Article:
Mention has already been made of the distinctly disadvantageous practice of managing a group lesson as though it were a series of individual ones – the “You, now you” approach. Suppose you had a thirty-minute lesson with four students, how many minutes would each student receive? Consider the following ‘calculations’ of time per student in a 30 minutes lesson with 4 students;
Unfortunately, for the group teacher, this is the wrong answer. The correct calculation is;
Admittedly, this is a little flippant and mathematically it is pure nonsense. However, it does help to make an important point which we will come to in a moment. I have heard many teachers thirty-minute lesson of four students, each gets 7.5 minutes – more evidence of the ‘You, now you’ approach!
Frequently, a child who has been taught in this way will go home and report to his parents that he or she has received a five or ten-minute lesson. The parents, who may well have paid for a lesson lasting thirty minutes, will, understandably, feel ‘short-changed’. They will probably raise this with the teacher (directly or via the head of the host school), who feeling bemused, will protest “No I gave the group a thirty minute lesson!” The reason the situation arises is, of course, that the child only regards the parts of the lesson in which they are fully and actively engaged as being ‘theirs’. If they only experience five or ten minutes of meaningful activity before the teacher’s attention is redirected to another member of the group, they feel as though they have only received a five or ten-minute lesson. The fact is, they are right!
Hence the calculation in which thirty minutes is shared among four students (or five or six for that matter) equals thirty minutes per student! Yes, it is pure nonsense in mathematical terms, but it illustrates very clearly the principle that:
In a group lesson 100% of the students should be actively involved, in one way or another, for 100% of the time.
In many group lessons, particularly when learning a new piece, it is commonplace for teachers to ask each member of the group, in turn, to try the first few bars on their own. Perhaps this is because they feel that the student would be unable to concentrate if the others were playing, or that his or her undivided attention is required to help them. Neither is true, and it is feasible for just as much to be accomplished by having the students play together as by hearing them individually. Perhaps, in a good number of cases, the audition of the students one by one is really more for the teacher’s benefit? Might it be he or she who finds it less distracting and easier to assess their playing if the students are listened to in turn? Might a competent music teacher reasonably be required to be in possession of sufficiently advanced aural perception skills to be able to identify errors or problems in a group of people without recourse to isolating individuals? After all, this is what the conductor of an ensemble does. How many teachers would, during their own performing activities, tolerate a conductor who habitually rehearsed new works one player at a time? Since the key to success in a group teaching situation is undoubtedly involvement; there are very few occasions on which it is disadvantageous to have the whole group playing together. There are, surely, a number of questions to be addressed: For example, what happens when the progress rates start to vary and how we to maintain order? These points and others will be considered in detail in later articles.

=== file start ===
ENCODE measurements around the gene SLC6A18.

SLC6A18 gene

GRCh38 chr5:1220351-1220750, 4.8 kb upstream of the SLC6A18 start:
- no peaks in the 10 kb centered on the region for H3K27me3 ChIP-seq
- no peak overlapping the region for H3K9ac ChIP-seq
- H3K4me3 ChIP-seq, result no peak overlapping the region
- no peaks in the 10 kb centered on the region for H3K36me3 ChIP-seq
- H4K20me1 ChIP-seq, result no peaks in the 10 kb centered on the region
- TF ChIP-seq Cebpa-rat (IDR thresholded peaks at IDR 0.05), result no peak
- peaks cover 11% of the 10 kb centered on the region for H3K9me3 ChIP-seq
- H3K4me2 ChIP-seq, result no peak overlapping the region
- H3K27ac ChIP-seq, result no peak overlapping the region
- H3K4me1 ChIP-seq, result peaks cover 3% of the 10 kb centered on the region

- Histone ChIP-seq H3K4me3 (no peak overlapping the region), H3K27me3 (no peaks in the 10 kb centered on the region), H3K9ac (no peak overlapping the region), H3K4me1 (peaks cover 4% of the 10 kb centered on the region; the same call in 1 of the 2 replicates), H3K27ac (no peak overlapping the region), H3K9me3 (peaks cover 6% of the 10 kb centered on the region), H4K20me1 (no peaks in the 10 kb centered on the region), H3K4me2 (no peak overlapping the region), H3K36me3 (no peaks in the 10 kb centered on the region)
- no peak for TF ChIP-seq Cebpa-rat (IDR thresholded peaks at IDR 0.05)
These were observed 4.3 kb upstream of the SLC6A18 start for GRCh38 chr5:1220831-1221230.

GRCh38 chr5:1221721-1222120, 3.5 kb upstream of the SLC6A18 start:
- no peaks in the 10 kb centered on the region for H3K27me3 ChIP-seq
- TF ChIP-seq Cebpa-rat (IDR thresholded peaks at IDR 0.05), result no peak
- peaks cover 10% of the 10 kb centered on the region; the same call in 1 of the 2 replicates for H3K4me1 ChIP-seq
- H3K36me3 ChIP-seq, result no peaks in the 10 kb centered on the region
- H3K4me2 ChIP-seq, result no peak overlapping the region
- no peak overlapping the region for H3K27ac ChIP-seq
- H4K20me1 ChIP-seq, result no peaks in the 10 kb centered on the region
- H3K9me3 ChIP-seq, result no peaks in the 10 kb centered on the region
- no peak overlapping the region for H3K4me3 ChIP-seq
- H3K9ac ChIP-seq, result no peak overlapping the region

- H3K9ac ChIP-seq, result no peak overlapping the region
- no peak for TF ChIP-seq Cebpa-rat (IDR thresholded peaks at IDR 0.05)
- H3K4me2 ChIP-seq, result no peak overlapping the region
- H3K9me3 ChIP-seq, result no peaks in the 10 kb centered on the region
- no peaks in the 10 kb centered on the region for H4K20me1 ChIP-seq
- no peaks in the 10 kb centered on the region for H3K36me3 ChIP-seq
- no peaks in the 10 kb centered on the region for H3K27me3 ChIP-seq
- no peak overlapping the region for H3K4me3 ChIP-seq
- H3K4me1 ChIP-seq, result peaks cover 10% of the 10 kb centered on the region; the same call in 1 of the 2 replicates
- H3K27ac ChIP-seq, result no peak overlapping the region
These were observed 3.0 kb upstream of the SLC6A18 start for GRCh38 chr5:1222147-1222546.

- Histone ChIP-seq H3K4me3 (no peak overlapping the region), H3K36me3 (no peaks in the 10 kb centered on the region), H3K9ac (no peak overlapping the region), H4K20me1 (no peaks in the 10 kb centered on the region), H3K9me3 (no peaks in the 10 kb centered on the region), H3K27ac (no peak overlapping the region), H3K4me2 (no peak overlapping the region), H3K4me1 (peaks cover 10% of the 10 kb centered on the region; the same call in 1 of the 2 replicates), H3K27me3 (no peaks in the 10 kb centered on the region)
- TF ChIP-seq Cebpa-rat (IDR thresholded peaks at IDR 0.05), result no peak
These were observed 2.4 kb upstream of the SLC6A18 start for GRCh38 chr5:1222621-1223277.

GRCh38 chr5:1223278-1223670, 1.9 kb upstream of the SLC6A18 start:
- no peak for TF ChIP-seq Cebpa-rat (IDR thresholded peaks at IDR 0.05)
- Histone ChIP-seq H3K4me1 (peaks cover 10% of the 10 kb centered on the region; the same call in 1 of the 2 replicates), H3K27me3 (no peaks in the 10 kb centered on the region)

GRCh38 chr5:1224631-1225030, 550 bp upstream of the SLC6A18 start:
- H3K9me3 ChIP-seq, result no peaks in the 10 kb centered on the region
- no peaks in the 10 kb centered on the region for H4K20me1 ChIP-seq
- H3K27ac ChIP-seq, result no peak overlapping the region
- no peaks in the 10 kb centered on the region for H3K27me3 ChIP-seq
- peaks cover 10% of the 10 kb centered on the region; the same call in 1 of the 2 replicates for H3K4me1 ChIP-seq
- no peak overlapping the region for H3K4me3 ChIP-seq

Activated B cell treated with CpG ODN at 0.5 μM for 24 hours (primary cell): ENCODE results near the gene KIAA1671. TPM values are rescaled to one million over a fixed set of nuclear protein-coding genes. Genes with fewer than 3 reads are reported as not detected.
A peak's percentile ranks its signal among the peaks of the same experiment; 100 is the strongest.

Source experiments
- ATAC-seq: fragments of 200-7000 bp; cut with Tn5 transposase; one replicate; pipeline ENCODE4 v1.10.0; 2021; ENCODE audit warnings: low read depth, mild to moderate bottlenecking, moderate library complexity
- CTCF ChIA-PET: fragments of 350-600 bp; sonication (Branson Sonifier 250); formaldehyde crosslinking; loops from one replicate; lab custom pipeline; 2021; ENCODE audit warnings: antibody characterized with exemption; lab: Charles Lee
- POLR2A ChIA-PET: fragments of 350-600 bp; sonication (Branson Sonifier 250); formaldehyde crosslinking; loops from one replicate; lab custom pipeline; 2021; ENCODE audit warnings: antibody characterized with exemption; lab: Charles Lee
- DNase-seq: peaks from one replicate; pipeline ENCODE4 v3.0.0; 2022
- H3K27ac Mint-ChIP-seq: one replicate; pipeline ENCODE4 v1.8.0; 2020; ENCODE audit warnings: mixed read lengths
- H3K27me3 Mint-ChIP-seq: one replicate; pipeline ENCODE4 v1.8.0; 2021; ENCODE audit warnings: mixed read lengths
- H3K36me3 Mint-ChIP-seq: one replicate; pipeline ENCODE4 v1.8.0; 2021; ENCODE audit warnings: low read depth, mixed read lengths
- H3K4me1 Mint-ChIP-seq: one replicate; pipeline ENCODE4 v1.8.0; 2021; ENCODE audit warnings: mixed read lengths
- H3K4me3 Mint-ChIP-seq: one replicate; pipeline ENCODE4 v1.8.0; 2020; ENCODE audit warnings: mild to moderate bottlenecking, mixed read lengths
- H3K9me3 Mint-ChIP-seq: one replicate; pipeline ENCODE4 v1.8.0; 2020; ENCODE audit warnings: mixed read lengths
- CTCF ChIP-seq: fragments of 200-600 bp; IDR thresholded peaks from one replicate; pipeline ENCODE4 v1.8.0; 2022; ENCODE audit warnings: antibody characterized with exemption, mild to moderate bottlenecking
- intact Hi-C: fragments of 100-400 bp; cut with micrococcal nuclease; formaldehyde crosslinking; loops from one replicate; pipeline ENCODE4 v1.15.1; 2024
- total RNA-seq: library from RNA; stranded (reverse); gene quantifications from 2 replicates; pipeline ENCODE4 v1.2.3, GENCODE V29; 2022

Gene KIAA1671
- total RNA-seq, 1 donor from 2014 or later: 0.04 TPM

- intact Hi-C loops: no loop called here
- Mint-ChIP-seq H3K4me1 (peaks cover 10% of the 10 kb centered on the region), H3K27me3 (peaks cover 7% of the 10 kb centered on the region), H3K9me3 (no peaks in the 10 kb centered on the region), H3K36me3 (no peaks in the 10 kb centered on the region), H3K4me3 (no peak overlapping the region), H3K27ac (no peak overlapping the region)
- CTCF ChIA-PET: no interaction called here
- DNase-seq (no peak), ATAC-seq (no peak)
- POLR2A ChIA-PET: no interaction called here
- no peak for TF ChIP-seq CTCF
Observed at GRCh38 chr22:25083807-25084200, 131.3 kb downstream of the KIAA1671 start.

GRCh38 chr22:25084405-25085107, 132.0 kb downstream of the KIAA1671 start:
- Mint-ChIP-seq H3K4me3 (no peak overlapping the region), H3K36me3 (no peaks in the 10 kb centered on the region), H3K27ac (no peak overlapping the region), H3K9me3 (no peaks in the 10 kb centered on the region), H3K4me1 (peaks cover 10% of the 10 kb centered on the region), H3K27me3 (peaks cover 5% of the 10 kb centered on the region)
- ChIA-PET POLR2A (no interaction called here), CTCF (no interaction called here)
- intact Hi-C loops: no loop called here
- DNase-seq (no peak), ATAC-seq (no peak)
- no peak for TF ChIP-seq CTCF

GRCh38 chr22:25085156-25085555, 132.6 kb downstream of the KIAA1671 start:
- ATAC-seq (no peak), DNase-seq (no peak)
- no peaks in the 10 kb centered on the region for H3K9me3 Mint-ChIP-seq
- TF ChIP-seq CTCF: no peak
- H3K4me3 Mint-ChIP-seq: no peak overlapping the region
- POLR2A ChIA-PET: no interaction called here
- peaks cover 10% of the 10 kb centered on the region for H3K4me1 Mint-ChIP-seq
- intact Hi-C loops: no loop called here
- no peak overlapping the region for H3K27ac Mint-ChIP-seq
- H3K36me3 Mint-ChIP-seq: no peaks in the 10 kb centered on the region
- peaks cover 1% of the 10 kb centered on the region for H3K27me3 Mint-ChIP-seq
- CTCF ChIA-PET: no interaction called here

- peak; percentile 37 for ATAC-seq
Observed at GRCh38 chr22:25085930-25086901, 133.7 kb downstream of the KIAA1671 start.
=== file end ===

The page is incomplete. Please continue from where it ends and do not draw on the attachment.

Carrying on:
If it should become unavoidably necessary to hear one of the students individually, then the others must be actively involved in the process. Listening and appraising, is a key element of many Music curricula internationally and it directly relates to one of the principal benefits of a group teaching situation. One way in which the students who are not taking part by actually performing at a given point may be actively involved, is by giving their own assessment of the performance of the one who is. The teacher might prepare tasks whereby the students will be required to make observations regarding the quality of tone, or the accuracy of rhythm, intonation etc.; they might be required to make constructive suggestions as to how the student playing might address the specific issue raised by the teacher (the reason that he or she is playing solo) in his or her daily practice. In like fashion, they might be asked to look carefully at, and to comment on, a technical aspect such as hand position, grasp of the bow or the embouchure. See the table below for more suggestions as to the type of work that might, very usefully, be done.
Type of Task
|Listen, Assess, Comment||Accuracy of pitch, rhythm, intonation. Effectiveness of phrasing & dynamics etc.|
|Observe & Comment||Identify technical strengths or weaknesses – embouchure, hand position, fingering, breathing etc.|
|Draw Conclusions||Practice strategies, exercices, studies etc.|
|Suggest||About others’ and own efforts, points to emphasise, things to avoid|
By observing their fellows in this fashion, young performers have the opportunity to begin acquiring an understanding of the associations between technique and musical results.